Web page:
Dick: That was another outcome of not being able to say no. In 1996, I was working for Elle Quebec as a creative director. I got a phone call, they wanted me to to do Celine Dion’s wedding. I never ever did any events, except fashion shows. It was the first time I planned an event A to Z… Actually, now more than ever, I realize it’s really because I have always been open to new opportunities. I always said yes to new projects. I’ve never had any insecurities about my job or trying something new… I’d just jumped right into it. At the end of the day, I’m not a surgeon. If I make a mistake, nobody will die… so I might as well go for it.

What is your secret to great design?

Dick: Lighting. I like simplicity in my home. I don’t like to have many objects, but lighting is the key. Even when you don’t have the budget, you can have a great set-up with the right lighting. I did an event here, in Montreal, last year at L’Auberge Saint-Gabriel. We had no budget but we created a great concept: The models were on Black cubes and we’ve put a nice dramatic spotlight on them. It was gorgeous!  At home, I have different lights for different mood. But I found a great little lamp, here in Montreal: It’s a minimal strip of led light but it produces a great halo. I bought a bunch of them, so I have them everywhere at home now!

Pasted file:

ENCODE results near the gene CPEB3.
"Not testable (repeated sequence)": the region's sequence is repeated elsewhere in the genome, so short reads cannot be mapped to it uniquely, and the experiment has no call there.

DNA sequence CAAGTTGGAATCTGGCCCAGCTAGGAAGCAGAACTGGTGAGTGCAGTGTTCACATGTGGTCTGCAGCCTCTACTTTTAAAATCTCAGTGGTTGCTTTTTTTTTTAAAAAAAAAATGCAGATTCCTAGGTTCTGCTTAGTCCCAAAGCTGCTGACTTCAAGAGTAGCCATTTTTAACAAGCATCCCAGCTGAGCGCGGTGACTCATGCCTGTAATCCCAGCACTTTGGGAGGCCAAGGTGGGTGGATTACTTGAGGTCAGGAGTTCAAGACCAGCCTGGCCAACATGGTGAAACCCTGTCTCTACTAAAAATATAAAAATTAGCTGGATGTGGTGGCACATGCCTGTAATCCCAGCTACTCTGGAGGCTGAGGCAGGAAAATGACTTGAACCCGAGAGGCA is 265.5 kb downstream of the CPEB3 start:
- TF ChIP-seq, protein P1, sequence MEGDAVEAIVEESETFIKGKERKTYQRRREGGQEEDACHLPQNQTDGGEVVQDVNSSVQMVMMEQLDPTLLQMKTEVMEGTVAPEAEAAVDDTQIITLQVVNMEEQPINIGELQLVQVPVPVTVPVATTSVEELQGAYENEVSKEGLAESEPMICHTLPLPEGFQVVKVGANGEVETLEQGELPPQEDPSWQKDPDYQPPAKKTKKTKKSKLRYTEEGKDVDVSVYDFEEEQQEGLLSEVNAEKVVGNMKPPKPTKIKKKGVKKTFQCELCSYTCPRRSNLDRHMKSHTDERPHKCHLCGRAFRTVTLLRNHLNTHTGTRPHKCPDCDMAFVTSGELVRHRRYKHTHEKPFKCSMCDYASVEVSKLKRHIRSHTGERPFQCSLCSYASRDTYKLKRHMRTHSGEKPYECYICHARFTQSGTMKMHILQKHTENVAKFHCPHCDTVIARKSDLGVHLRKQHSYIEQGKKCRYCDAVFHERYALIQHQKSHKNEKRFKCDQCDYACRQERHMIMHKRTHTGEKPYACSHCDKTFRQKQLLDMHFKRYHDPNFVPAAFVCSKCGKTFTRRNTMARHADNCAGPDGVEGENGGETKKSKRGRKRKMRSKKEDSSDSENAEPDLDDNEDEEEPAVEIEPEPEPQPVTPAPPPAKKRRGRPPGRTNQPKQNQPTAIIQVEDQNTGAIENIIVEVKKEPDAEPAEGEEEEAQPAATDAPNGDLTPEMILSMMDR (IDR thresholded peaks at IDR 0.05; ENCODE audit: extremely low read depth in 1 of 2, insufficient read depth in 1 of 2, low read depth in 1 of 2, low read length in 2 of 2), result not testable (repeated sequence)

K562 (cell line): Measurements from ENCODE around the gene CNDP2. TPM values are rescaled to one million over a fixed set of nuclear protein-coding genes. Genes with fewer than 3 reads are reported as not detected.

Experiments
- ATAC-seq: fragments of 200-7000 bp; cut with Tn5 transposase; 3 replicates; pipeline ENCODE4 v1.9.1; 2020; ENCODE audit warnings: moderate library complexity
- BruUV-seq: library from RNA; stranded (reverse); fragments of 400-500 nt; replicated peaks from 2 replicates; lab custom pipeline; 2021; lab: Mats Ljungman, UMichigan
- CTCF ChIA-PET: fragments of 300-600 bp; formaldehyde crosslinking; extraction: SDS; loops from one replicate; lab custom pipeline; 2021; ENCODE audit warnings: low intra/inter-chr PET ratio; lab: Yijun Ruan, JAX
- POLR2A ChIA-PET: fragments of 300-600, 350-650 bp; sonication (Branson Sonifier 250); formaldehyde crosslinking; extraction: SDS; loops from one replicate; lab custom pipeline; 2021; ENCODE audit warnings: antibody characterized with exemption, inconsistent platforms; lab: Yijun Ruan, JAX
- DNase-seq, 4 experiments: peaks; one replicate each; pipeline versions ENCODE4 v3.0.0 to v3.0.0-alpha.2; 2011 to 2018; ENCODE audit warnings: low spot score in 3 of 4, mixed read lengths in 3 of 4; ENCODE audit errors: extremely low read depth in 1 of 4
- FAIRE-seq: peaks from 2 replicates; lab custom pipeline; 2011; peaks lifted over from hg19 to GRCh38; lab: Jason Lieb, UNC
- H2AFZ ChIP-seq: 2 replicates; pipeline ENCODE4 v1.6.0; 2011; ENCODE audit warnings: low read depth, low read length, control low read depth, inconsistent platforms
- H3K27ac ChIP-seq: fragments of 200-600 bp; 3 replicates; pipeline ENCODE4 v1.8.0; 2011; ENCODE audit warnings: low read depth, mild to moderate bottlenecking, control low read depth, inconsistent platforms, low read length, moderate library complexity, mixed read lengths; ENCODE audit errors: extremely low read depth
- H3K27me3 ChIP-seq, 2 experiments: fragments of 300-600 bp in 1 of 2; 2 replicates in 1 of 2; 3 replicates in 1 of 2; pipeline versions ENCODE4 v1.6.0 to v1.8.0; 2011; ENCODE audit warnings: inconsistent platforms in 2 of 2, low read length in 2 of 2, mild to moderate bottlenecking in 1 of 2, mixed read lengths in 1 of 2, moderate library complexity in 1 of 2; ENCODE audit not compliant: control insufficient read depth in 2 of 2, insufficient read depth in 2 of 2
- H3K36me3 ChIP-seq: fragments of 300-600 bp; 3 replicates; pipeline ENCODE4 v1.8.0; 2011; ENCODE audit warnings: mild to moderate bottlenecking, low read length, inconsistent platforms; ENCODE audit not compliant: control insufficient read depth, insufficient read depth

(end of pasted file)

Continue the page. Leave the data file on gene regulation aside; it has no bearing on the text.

What’s next for you now?

Dick: I want to go back to my roots and do more windows. I’m moving to New York, as I’ll be collaborating with MAC Cosmetics for Henry Bendel & Saks. But I would love to come back to Montreal. I find it very sad that many talented people leave the city, because there is only so much you can do. I keep bumping into so many Quebecers, working in the industry, either in Paris or New York.  People blame it on money, they say there is no budget but I don’t agree. I think it’s more about taking risks and being more outgoing. Because otherwise, you can do a lot without much!

What would be then your advice to the next generation?